In Europe, there are eight of the highest 10 nations for gifted staff


Switzerland was named the best place in the world for recruiting and promoting skilled workers, even if the coronavirus pandemic is affecting the ability of many countries to attract top talent.

The Central European nation maintained pole position for the fourth year in a row, beating other continental neighbors such as Denmark, Luxembourg, Iceland and Sweden to secure the top spot in the 2020 IMD World Talent Ranking, released on Thursday.

Switzerland has been praised for its high quality education system and focus on apprenticeships, as well as its ability to attract foreign professionals with high living standards and high salary packages. Denmark, meanwhile, did well for an emphasis on equal opportunities in society and Luxembourg has seen an increase in recent years after sustained investment in its workforce.

Here are the top 10 countries on the list of 63 markets, heavily led by Western Europe.

1. Switzerland
2. Denmark
3. Luxembourg
4. Iceland
5. Sweden
6. Austria
7. Norway
8. Canada
9. Singapore
10. the Netherlands

The USA took 15th place, behind Germany (11th), Australia (13th) and Hong Kong (14th). It was just ahead of Ireland (18th), Taiwan (20th) and Great Britain (23rd).

Among the bottom 10 countries were: Russia, Bulgaria, Mexico, Romania, Colombia, Brazil, Venezuela, Slovak Republic, with India and Mongolia taking the last place in the ranking.

The IMD annual ranking, which is already in its seventh year, is intended to convey a picture of the talent pools of leading economies and thus their global competitiveness. It does this by using a mix of hard data and surveys to measure the markets.

Economies are assessed using three main criteria: “Investment and Development” examines how a country fosters native talent; "Appointment" is used to assess the extent to which an economy retains local talent and attracts international talent. and "readiness" measures the quality of the skills and competences available.

As in previous years, the most recent study was conducted between January and April and therefore does not fully take into account the effects of the pandemic. Jose Caballeros, chief economist at the IMD World Competitiveness Center, told CNBC Make It the results provide some clues as to which labor markets could have the greatest social and economic impact.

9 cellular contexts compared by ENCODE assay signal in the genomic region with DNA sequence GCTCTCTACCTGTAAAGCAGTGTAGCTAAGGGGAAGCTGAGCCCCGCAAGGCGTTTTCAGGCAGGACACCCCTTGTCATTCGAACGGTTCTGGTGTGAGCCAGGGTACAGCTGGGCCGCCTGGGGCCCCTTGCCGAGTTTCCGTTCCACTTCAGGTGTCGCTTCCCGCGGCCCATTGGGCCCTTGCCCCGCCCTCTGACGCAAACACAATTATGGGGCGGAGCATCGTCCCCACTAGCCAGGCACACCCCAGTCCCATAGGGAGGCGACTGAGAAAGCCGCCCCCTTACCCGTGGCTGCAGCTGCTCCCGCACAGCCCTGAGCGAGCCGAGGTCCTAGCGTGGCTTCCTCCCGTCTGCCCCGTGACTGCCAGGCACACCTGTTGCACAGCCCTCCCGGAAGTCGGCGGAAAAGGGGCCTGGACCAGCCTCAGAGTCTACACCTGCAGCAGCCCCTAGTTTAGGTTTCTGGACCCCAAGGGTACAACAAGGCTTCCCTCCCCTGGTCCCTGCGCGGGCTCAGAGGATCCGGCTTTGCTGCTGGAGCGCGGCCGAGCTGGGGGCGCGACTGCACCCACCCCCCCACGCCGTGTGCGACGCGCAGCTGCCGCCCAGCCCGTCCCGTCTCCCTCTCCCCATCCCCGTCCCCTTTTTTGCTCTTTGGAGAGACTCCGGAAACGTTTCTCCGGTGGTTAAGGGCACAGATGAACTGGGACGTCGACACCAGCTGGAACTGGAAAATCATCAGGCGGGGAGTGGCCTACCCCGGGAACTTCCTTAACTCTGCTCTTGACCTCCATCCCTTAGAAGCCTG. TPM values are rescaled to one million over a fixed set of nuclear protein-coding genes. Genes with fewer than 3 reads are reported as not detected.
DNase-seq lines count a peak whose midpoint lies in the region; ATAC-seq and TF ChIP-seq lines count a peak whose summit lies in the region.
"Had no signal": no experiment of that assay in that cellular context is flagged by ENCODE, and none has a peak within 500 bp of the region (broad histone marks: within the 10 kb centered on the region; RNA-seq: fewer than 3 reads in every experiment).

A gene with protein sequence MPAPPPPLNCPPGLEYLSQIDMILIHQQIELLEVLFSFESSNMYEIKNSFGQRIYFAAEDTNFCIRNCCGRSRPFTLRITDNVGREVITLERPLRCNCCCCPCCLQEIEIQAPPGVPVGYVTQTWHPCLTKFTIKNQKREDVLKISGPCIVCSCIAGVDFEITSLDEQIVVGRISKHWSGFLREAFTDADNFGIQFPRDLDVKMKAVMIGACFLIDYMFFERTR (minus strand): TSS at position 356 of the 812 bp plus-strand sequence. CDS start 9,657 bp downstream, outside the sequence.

"The performance of the countries with the highest talent competition remains relatively strong," said Caballeros. "We see more fluctuations among the other economies."

Indonesia, which landed at number 45, and Malaysia, which was at number 23 on the list, both fell into the rankings this year. This was due to "brain drain" – the emigration of educated workers from their home country – and the limited ability to attract foreign highly skilled workers and international managers, Caballeros said. He added that the pandemic is likely to make this problem worse.

In other countries that rely largely on overseas talent, like Singapore, Australia, the US and the UK, recent border restrictions could also have a negative impact, the report said.

However, Caballeros said the pandemic also provides an opportunity for economies to invest in their populations and adapt to new ways of working.

"The ability for employees to acquire new skills or reuse existing ones – such as transitioning to remote working – will also be critical to maintaining the effectiveness of the talent pool in the near future," he said.

"This effectiveness will be necessary to deal with the new challenges that may arise after the current crisis. Facilitating the introduction of flexible new technologies will also be helpful for such economies, as they can be re-used to meet the demands of one themselves to cope with ever-changing context, "added Caballeros.

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Steven Gregory